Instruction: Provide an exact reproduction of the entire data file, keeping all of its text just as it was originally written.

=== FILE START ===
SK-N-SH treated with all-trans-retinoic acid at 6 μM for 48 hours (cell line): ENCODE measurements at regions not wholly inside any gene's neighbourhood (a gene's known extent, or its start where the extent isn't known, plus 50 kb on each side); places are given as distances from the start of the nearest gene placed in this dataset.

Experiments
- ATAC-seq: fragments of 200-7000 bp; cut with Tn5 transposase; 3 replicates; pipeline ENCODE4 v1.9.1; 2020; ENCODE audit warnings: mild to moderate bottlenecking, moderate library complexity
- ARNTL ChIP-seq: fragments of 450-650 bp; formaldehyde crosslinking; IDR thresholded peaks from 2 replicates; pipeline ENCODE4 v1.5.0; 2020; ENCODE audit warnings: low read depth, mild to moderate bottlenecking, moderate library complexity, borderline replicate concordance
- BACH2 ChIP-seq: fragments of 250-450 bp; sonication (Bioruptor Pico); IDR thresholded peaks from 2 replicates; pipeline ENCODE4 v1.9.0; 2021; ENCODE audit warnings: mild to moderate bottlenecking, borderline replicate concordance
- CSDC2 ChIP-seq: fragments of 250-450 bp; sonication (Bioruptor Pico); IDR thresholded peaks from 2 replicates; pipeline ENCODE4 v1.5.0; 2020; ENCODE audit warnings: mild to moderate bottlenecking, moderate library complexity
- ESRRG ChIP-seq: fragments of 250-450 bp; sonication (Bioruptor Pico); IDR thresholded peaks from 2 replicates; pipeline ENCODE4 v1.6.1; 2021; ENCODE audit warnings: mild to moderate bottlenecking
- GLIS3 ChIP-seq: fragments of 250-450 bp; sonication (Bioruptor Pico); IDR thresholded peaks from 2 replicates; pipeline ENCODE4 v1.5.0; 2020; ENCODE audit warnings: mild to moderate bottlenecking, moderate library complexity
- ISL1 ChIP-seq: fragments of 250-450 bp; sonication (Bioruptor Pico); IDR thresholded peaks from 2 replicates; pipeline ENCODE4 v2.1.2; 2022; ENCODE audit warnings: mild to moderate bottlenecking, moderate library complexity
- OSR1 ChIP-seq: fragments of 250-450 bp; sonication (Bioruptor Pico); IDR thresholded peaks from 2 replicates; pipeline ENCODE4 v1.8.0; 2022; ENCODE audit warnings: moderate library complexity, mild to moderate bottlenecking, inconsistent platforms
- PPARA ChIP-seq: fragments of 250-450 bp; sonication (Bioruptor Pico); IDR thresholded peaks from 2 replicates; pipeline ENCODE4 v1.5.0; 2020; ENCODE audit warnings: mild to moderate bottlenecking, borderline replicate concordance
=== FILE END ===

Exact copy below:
SK-N-SH treated with all-trans-retinoic acid at 6 μM for 48 hours (cell line): ENCODE measurements at regions not wholly inside any gene's neighbourhood (a gene's known extent, or its start where the extent isn't known, plus 50 kb on each side); places are given as distances from the start of the nearest gene placed in this dataset.

Experiments
- ATAC-seq: fragments of 200-7000 bp; cut with Tn5 transposase; 3 replicates; pipeline ENCODE4 v1.9.1; 2020; ENCODE audit warnings: mild to moderate bottlenecking, moderate library complexity
- ARNTL ChIP-seq: fragments of 450-650 bp; formaldehyde crosslinking; IDR thresholded peaks from 2 replicates; pipeline ENCODE4 v1.5.0; 2020; ENCODE audit warnings: low read depth, mild to moderate bottlenecking, moderate library complexity, borderline replicate concordance
- BACH2 ChIP-seq: fragments of 250-450 bp; sonication (Bioruptor Pico); IDR thresholded peaks from 2 replicates; pipeline ENCODE4 v1.9.0; 2021; ENCODE audit warnings: mild to moderate bottlenecking, borderline replicate concordance
- CSDC2 ChIP-seq: fragments of 250-450 bp; sonication (Bioruptor Pico); IDR thresholded peaks from 2 replicates; pipeline ENCODE4 v1.5.0; 2020; ENCODE audit warnings: mild to moderate bottlenecking, moderate library complexity
- ESRRG ChIP-seq: fragments of 250-450 bp; sonication (Bioruptor Pico); IDR thresholded peaks from 2 replicates; pipeline ENCODE4 v1.6.1; 2021; ENCODE audit warnings: mild to moderate bottlenecking
- GLIS3 ChIP-seq: fragments of 250-450 bp; sonication (Bioruptor Pico); IDR thresholded peaks from 2 replicates; pipeline ENCODE4 v1.5.0; 2020; ENCODE audit warnings: mild to moderate bottlenecking, moderate library complexity
- ISL1 ChIP-seq: fragments of 250-450 bp; sonication (Bioruptor Pico); IDR thresholded peaks from 2 replicates; pipeline ENCODE4 v2.1.2; 2022; ENCODE audit warnings: mild to moderate bottlenecking, moderate library complexity
- OSR1 ChIP-seq: fragments of 250-450 bp; sonication (Bioruptor Pico); IDR thresholded peaks from 2 replicates; pipeline ENCODE4 v1.8.0; 2022; ENCODE audit warnings: moderate library complexity, mild to moderate bottlenecking, inconsistent platforms
- PPARA ChIP-seq: fragments of 250-450 bp; sonication (Bioruptor Pico); IDR thresholded peaks from 2 replicates; pipeline ENCODE4 v1.5.0; 2020; ENCODE audit warnings: mild to moderate bottlenecking, borderline replicate concordance